In honoring veterans, Obama contemplates future casualties
OPINION - President Obama confronts not only the sobering force of Veterans Day, but also the challenges directly tied to a pending decision which may involve asking thousands...
Last November 11, President-elect Obama honored fallen American troops by placing a wreath at a memorial and making a Veterans Day pledge to the many Americans who have served in the military. That somber fall day, Obama walked with Tammy Duckworth, the Illinois governor’s Veterans Affairs director and an Iraq war veteran who lost both her legs in combat. At that point, the awesome leverages and responsibilities of the presidency hadn’t yet fallen on his shoulders.
Today, his first Veterans Day observance since becoming president, President Obama confronts not only the sobering force of this hallowed national tradition, but also the challenges related to his new role as commander-in-chief. These challenges are directly tied to a pending decision that may involve asking thousands of other Americans to prepare to make the same ultimate sacrifice as the veterans he hails today.
All of President Obama’s predecessors have taken part in this brief but meaningful brush with America’s military traditions. This year is different, of course. For the estimated 2.4 million African-American veterans, many of whom remember a segregated U.S. armed forces, a Veterans Day led by the first African-American president deserves to have a special resonance. Every one of those vets would surely tell you that this is what they fought for.
But the new president marks this Veterans Day possibly having already decided to escalate the American presence in Afghanistan. CBS News reported late on Monday that President Obama plans to send four combat brigades to Afghanistan, plus thousands of additional troops for support. The 68,000 troops there now would grow to 100,000 by late 2012, CBS reported. The White House has denied the accuracy of the CBS report; President Obama isn’t expected to announce his decision until after his trip to China late this month.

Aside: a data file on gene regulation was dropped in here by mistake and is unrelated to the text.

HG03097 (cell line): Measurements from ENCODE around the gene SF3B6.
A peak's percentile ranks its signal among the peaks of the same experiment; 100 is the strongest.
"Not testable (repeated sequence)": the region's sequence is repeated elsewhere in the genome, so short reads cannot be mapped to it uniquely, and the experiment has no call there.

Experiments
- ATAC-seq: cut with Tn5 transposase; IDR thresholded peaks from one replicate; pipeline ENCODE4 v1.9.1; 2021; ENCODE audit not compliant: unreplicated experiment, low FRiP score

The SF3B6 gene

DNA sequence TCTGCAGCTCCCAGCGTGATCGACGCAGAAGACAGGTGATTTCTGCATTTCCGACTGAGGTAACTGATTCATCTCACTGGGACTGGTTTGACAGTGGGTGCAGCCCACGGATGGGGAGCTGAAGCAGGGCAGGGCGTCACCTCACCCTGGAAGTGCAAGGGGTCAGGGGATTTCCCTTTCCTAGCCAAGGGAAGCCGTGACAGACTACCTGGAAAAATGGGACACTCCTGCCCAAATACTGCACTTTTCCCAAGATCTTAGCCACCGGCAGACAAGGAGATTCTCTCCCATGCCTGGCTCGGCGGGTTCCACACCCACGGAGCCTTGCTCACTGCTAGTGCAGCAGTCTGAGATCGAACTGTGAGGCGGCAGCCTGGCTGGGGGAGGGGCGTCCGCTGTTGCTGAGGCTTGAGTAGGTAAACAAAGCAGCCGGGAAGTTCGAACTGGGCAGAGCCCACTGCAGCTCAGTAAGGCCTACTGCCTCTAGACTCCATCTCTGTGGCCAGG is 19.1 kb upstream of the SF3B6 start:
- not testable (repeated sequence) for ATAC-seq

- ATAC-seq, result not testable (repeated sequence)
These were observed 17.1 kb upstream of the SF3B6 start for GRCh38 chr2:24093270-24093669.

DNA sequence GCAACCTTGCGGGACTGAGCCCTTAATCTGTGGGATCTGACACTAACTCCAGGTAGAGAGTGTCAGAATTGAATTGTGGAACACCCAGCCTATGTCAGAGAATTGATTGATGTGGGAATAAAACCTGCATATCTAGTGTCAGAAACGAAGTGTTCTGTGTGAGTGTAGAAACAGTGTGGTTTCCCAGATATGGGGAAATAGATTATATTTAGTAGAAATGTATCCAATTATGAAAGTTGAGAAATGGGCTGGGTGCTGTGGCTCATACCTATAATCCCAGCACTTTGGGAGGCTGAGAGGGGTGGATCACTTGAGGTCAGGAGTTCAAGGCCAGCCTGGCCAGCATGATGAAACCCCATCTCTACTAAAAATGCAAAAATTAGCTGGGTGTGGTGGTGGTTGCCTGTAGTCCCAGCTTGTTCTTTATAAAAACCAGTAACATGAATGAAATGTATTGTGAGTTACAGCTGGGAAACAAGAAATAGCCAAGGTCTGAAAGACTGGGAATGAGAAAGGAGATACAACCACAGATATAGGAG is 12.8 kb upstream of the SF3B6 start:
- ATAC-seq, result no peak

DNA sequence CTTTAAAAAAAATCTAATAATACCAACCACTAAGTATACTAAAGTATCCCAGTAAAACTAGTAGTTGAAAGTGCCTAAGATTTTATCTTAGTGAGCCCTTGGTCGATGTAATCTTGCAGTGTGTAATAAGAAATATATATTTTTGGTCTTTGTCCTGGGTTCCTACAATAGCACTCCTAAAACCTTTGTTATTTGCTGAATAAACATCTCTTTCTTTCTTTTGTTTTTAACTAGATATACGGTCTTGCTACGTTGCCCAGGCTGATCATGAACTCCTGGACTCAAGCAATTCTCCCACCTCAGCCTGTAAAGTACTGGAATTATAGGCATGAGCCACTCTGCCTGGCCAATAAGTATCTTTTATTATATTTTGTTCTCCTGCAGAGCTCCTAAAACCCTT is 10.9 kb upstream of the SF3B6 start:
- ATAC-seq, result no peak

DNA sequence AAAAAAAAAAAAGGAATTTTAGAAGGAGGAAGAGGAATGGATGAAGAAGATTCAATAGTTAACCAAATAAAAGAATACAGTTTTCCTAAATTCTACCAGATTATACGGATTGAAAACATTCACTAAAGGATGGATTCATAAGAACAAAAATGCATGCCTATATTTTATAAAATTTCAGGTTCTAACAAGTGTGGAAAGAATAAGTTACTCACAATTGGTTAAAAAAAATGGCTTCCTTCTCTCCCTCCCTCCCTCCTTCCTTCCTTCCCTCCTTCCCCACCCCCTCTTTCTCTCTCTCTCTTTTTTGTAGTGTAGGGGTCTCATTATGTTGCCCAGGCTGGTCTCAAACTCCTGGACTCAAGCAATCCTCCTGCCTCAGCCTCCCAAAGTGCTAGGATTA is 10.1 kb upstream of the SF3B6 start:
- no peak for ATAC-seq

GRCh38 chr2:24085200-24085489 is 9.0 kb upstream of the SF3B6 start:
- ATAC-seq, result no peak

But the decision, if confirmed, locks the president into a conflict not just with the elusive Taliban, but also with an Afghan government riddled with corruption. And it eliminates, for good, the old ownership labels affixed to the Afghan War. If this is truly the president’s intention, it’s Obama’s war now.
It’s a war that’s becoming increasingly dangerous. According to the iCasualties website which monitors U.S. and coalition casualties in Iraq and Afghanistan, some 287 American forces have been killed in Operation Enduring Freedom (defending Afghanistan) so far in 2009. That’s almost double the full-year tally of 155 in 2008, and there are still another six weeks left to run in this year.
It’s a war that, if escalated, has the potential to undo Obama’s main symbolic weapon – which is creating a vision of the United States as an agent of change. For many here and abroad, a new troop buildup would be a sign of the same old muscle flexing of the Bush administration – with the risk of further animosity. A New York Times report recently said: “If the foreign forces are not seen so by Afghans already, they are on the cusp of being regarded as occupiers, with little to show people for their extended presence, fueling wild conspiracies about why they remain here…More American troops could tip the balance of opinion, particularly if they increase civilian casualties and prompt even more Taliban attacks.”
Foreign policy scholars and analysts are also skeptical. Harvard University’s Stephen Walt said the case for a full withdrawal was “fairly compelling,” particularly because of the domestic economic crisis. “The costs are going to be large at a time when the American economy is not exactly robust,” he said at an Oct. 29 panel on U.S. Afghan policy in Washington.
“Bringing more U.S. personnel to Afghanistan undermines the already weak authority of the Afghan leaders, interferes with an ability to deal with other security challenges elsewhere in the world, and pulls us further into a bloody, protracted guerrilla war with no end in sight,” Christopher Preble of the nonpartisan Cato Institute said at the panel.
The war hardly has overwhelming public backing. An NBC/WSJ poll in September found 51 percent opposed to a troop increase, while 44 percent supported it. But 52 percent of people questioned in a CNN survey released the week before said the Afghan War has parallels with the Vietnam War. Forty-six percent disagreed. According to that poll, 59 percent of people questioned were against sending more U.S. troops to Afghanistan. Of that 59 percent, 28 percent want U.S. forces out altogether.
But those are the views of Washington eggheads and random Americans. The poll that matters is the poll of those people with skin in the game: the veterans who are the mothers and fathers of soldiers in Afghanistan want to know what the endgame will be.
For them, there’s more to Veterans Day than flags and ceremony and no mail delivery. Theirs is a justified fear that the observance of Veterans Day, a day to honor the living, will be followed for years, escalating casualty by casualty, by the poignancy and impact of that other observance of sacrifice Memorial Day, whose name speaks eloquently for itself.